Apple’s much anticipated new smartwatch has finally landed at its ultimate destination: on the arms of consumers.
See also: There’s Gold On Them Thar Wrists
As the earliest adopters get busy binding their wrists, practicing their “force touches” and updating their iPhone apps to work with the wearable, we took stock of a few interesting details that have clocked in with the Apple Watch’s arrival.
Your MagSafe charger can rat out your cheapskate purchase
Not that there’s anything wrong with picking up the Sport, the least expensive version of the Apple Watch. But if you’re touchy about it—maybe if you’ve even swapped out watchbands to hide that fact—then don’t plan on powering up on the go. Whipping out the plastic magnetic charger will be a dead giveaway.
By contrast, the mid-range and super-special (read: pricey) versions of the Apple Watch—branded, confusingly, as the Apple Watch and the Apple Watch Edition—both come with metallic chargers. Fortunately, all of them work pretty fast, so the difference is really just skin deep.
Your MagSafe charger may power other devices …
According to an Apple Insider reader named Albert Lee, an Apple Watch charger worked on his Moto 360 smartwatch, since both use the Qi wireless charging standard. Mashable confirmed this with its own tests.
That’s actually a much bigger deal than it seems. Qi, the most popular among mobile makers, is just one of three wireless charging standards that’s trying to dominate the gadget world. Over the past year, the other two—the newer PowerMat and latest Rezence standards—have joined forces, making it easier for manufacturers to support both in one product.
At some point, the industry has to decide on one path to move forward, if it hopes to see wireless charging become as common as micro USB cables. If Apple has thrown its weight behind Qi, that could tip the scales back in its favor.
Or at least it would, if not for the following.
… but the Apple Watch can’t use other random Qi chargers (at least, so far)
According to Mashable’s tests, the reverse scenario—with other Qi chargers sending power to the Apple Watch—doesn’t work. Now, the site only tried two charging products, and it’s not clear whether the problem comes from a technical issue or if incompatible physical designs got in the way.
We don’t know which version of Qi the test chargers use, and that matters. Older versions can be notoriously fussy, forcing users to place devices on just the right spot on mats. But last year, an update brought support for a different, and much more flexible type of charging called resonance charging, which can send power from a farther distance. It’s possible the Apple Watch may eventually work with newer Qi products. If so, then these chargers could succeed in zinging the juice where others failed.
We’ve already spotted third-party charging products designed for the watch—like docks and batteries (see below)—so charging doesn’t look like an Apple-only scenario.
The watch could be the beginning of Apple’s wireless charging assault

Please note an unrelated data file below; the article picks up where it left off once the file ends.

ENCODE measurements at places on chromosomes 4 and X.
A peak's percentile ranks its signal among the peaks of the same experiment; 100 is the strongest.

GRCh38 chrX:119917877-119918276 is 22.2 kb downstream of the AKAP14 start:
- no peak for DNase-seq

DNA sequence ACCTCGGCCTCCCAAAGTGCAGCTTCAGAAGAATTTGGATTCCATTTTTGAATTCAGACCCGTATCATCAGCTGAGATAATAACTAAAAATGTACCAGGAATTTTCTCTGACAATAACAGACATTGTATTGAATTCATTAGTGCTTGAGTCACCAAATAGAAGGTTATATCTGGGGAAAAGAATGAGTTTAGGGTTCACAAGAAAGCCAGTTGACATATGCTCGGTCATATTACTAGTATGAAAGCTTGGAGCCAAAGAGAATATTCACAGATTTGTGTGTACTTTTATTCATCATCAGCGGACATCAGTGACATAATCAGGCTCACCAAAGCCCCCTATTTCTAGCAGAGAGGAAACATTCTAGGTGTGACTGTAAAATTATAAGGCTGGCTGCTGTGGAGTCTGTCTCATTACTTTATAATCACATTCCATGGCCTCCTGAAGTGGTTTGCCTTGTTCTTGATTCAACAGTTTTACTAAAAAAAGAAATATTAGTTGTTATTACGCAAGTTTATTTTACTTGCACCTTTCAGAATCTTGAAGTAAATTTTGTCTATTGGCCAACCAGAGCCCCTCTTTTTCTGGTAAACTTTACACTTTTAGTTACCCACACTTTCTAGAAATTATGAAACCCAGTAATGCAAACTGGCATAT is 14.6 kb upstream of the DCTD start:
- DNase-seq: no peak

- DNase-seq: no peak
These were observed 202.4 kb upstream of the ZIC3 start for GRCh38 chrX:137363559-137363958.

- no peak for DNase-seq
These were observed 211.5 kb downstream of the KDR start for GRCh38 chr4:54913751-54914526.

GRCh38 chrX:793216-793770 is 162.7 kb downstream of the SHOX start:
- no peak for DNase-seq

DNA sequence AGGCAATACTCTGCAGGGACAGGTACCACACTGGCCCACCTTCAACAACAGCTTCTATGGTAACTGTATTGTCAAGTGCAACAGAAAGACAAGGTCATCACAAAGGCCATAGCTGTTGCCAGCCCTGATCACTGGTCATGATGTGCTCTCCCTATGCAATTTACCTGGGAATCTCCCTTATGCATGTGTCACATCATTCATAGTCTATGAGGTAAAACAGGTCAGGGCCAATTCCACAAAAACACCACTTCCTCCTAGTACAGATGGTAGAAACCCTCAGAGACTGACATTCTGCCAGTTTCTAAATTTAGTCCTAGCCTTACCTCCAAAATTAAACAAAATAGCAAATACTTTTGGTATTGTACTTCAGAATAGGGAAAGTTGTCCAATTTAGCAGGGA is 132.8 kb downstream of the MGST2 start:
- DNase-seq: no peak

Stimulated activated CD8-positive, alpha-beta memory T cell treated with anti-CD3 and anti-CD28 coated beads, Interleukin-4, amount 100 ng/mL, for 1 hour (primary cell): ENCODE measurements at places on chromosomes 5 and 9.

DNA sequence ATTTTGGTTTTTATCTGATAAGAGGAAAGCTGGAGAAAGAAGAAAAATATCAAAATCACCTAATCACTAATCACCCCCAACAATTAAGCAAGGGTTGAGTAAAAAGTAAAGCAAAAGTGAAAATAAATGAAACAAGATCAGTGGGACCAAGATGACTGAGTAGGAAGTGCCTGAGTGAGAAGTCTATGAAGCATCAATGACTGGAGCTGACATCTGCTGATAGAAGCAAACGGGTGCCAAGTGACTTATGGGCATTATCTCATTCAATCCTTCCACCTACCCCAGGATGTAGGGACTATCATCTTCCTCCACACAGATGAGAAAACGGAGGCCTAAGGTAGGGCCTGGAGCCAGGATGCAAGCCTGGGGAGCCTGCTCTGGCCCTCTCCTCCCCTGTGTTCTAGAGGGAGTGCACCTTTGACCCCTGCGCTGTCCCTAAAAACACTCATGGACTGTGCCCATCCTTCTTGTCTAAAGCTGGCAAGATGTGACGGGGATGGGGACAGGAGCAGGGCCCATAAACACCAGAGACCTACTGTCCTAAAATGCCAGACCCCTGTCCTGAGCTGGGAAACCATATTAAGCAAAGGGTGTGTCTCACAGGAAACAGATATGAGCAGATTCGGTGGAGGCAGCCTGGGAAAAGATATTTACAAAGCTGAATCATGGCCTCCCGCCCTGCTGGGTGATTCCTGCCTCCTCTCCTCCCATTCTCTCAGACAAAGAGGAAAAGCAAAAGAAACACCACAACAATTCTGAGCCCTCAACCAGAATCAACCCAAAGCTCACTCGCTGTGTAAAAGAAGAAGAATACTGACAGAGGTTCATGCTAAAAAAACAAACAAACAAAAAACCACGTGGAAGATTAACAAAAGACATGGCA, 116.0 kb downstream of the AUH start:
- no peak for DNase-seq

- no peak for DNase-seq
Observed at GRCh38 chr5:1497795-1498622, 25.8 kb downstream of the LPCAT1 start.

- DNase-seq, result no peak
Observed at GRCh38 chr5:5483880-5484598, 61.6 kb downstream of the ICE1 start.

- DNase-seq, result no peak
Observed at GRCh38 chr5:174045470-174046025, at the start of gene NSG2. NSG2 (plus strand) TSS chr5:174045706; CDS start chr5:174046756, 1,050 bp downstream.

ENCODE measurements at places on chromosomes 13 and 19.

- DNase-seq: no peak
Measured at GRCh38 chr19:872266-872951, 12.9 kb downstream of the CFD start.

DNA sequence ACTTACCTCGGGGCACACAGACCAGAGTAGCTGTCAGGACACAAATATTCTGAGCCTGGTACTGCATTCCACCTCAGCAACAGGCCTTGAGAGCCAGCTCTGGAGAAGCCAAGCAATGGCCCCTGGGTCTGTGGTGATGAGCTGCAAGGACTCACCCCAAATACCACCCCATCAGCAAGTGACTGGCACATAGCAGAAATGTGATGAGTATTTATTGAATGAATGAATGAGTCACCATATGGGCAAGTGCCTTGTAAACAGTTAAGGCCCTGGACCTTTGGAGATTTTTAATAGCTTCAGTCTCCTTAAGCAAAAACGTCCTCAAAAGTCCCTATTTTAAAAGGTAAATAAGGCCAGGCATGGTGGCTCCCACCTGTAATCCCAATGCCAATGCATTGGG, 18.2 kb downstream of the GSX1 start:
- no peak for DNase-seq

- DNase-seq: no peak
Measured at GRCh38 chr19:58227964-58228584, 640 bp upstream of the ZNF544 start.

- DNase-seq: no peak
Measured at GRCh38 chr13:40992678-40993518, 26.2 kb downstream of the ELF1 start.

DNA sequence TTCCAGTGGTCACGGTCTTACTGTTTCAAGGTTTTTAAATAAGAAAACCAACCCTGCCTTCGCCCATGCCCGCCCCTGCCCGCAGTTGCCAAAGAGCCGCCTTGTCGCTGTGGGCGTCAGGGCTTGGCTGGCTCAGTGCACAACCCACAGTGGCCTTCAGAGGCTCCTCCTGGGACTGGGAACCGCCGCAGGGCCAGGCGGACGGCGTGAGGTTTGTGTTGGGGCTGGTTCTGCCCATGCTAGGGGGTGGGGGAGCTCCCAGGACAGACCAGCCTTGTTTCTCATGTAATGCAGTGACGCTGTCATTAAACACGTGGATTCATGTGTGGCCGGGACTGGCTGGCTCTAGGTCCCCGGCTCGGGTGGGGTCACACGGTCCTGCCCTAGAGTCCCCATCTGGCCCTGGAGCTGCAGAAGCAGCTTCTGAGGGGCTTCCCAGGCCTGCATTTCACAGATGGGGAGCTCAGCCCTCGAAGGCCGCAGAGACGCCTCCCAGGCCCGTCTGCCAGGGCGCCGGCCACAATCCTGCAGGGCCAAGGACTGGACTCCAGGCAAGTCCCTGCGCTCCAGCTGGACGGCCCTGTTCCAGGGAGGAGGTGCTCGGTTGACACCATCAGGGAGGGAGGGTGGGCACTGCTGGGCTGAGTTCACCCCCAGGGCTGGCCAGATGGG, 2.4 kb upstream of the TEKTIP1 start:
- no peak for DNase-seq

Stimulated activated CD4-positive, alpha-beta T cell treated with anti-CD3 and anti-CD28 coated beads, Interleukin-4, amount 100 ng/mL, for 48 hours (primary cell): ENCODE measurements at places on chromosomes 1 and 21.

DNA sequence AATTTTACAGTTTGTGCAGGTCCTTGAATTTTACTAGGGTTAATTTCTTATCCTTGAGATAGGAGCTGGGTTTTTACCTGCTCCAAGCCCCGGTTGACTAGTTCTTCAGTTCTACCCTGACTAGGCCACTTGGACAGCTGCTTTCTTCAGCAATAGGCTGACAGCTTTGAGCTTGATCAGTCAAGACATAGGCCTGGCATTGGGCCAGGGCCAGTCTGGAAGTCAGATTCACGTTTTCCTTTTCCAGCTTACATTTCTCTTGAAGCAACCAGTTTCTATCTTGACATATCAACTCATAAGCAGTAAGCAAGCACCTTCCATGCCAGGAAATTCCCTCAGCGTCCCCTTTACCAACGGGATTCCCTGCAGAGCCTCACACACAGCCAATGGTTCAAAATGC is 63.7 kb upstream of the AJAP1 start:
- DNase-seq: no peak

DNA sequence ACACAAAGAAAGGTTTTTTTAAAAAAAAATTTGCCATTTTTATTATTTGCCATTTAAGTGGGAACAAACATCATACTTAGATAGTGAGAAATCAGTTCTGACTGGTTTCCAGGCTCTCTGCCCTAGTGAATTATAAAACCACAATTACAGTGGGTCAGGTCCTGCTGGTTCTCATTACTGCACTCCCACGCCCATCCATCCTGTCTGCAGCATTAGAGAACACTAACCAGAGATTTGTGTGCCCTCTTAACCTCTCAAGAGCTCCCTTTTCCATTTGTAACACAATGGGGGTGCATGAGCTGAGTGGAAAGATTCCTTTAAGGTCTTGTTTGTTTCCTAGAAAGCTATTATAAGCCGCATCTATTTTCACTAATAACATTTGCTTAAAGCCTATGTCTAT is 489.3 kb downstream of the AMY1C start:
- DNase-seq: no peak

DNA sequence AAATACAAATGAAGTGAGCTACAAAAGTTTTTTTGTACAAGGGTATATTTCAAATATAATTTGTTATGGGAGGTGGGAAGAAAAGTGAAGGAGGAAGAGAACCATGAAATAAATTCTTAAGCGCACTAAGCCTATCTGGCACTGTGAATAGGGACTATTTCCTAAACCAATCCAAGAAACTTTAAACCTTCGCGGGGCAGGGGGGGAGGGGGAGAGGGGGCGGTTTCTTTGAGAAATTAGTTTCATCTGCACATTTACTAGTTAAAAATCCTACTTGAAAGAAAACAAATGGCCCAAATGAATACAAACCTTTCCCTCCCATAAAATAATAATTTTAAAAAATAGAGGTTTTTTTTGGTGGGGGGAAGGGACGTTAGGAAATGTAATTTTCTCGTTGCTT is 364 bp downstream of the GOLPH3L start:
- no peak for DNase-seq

The last few months have been good for Qi, which also saw IKEA pack the standard into its furniture. For Apple, stepping into wireless charging could have major implications across the company’s entire portfolio of products. Take that new MacBook with just one port, for instance. If its watch experiment proves successful, an upcoming model of the laptop could boast wireless charging too, making that single port more reasonable and less aggravating. Along the way, the iPhones and iPads could get some Qi support too.
Apple’s tack may be “far from innovative compared with other wireless charging technologies currently in production or development,” as IHT analyst Ryan Sanderson put it in a press statement he sent me, back when Apple first announced the watch. But it doesn’t need to be innovative. Apple products tend to boost companies, tech standards and even whole industries, when they adopt them. And wireless charging, which has been on the brink of mainstream adoption for ages, could use a nudge in the right direction.
Finally, a justification for that confusing Digital Crown: underwater use!
The Apple Watch’s water-resistance comes as no surprise; it’s listed as a feature. But when FoneFox put it through a water torture test—showering and swimming with it, dunking it in a bucket—it discovered that the touchscreen couldn’t handle the waterboarding.
Fortunately, the “digital crown”—the little click wheel on the side—does, which may justify the addition of this feature. But don’t take that as a cue to try dunking the watch yourself.
The watch could measure your blood oxygen levels (but it won’t)
When iFixit autopsied the 38mm Apple Watch, it found that the heart-rate monitor could measure more than beats per minute—it could measure blood oxygen. The approach, known to doctors as pulse oximetry, helps them ensure patients have adequate oxygen levels during surgery (or any other time they’re under sedation), as well as while they’re taking lung medications or physically exerting themselves.